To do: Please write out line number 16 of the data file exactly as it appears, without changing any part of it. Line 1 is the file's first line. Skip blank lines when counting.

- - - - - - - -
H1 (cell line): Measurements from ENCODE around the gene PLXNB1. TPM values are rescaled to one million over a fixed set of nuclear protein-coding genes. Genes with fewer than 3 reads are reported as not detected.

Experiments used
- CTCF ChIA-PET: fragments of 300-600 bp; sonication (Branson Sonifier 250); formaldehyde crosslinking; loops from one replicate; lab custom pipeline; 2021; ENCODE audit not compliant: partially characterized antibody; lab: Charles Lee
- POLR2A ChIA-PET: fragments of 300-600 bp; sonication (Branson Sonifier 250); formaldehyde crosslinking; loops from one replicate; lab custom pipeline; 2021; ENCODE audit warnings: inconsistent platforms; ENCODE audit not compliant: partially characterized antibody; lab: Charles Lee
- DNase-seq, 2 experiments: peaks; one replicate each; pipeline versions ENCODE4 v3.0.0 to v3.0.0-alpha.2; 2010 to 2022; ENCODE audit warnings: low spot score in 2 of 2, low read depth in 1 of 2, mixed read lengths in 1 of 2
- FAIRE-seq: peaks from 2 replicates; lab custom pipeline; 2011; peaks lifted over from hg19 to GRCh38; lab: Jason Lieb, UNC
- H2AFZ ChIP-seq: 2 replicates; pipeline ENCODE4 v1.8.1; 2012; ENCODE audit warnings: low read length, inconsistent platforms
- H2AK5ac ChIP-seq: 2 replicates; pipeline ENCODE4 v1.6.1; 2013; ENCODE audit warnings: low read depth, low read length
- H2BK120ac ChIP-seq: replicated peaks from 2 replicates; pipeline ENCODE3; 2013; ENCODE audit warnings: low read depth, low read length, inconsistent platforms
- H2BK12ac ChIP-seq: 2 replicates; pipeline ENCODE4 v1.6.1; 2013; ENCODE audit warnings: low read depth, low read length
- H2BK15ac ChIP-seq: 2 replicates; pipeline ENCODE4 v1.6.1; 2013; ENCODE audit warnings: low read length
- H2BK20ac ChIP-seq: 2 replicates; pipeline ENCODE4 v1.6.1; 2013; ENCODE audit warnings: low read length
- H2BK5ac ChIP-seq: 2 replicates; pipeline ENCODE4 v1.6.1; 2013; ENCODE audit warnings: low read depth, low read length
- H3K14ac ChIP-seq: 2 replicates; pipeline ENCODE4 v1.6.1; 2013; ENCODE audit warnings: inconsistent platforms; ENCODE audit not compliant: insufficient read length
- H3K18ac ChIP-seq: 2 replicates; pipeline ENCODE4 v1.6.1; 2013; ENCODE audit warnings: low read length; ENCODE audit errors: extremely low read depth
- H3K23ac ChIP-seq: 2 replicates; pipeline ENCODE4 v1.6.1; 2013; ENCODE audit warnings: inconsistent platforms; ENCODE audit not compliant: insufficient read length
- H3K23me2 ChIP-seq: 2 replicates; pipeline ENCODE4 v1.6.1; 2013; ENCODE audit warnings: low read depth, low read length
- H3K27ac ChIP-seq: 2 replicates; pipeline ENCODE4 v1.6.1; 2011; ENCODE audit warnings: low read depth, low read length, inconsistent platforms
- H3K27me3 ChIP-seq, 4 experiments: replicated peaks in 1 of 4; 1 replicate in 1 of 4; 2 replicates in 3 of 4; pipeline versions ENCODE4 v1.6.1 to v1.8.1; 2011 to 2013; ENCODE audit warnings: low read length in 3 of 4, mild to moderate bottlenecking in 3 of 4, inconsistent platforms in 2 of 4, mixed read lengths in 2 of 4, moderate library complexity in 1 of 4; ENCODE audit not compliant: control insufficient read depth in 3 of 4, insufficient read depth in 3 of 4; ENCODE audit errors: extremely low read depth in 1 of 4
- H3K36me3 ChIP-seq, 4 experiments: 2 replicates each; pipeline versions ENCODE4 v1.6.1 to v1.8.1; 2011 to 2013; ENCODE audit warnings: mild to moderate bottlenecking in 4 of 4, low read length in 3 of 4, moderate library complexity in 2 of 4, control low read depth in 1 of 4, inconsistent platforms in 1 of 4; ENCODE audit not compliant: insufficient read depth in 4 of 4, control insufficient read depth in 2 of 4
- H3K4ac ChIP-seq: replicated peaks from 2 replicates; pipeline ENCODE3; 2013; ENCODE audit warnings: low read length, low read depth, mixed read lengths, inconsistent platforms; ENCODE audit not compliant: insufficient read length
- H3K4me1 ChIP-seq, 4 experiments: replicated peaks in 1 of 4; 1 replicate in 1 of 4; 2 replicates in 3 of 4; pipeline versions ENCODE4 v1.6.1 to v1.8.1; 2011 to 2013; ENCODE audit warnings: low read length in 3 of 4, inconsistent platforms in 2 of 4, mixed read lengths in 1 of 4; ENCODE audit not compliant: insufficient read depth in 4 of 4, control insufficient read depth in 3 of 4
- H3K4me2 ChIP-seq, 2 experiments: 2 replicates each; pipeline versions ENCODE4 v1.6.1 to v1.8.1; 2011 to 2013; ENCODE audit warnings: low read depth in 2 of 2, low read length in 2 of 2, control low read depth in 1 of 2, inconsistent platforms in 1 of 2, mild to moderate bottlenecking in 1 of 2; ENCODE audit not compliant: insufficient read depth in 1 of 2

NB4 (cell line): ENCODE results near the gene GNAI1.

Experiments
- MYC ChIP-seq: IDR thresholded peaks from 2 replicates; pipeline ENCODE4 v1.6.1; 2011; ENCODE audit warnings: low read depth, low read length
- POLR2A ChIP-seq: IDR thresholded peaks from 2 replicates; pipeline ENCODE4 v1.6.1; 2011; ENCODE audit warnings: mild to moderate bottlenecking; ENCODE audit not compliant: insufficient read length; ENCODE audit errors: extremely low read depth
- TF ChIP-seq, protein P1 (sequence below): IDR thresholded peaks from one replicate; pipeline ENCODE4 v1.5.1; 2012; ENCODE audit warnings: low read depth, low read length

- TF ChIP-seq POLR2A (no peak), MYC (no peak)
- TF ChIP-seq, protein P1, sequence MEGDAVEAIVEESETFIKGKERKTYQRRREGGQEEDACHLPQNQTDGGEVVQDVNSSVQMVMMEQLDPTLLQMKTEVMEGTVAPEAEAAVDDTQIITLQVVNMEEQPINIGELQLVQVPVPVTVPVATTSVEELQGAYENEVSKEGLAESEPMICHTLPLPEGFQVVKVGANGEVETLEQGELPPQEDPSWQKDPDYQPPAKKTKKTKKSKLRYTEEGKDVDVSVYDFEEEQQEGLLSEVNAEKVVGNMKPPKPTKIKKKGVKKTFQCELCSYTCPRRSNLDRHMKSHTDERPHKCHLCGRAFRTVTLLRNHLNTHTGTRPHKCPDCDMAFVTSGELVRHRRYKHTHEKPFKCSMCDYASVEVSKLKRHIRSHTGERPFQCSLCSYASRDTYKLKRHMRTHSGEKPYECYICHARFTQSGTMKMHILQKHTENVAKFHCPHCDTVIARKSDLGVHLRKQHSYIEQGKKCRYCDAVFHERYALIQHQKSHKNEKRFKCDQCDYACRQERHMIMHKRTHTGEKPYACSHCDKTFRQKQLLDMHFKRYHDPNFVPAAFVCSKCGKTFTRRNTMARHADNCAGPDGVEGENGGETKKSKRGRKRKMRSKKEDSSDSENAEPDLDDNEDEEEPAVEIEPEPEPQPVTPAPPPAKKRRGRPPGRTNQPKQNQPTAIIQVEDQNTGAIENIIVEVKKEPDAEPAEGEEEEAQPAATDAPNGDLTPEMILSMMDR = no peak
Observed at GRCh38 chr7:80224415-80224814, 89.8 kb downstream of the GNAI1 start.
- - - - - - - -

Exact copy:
- H3K23ac ChIP-seq: 2 replicates; pipeline ENCODE4 v1.6.1; 2013; ENCODE audit warnings: inconsistent platforms; ENCODE audit not compliant: insufficient read length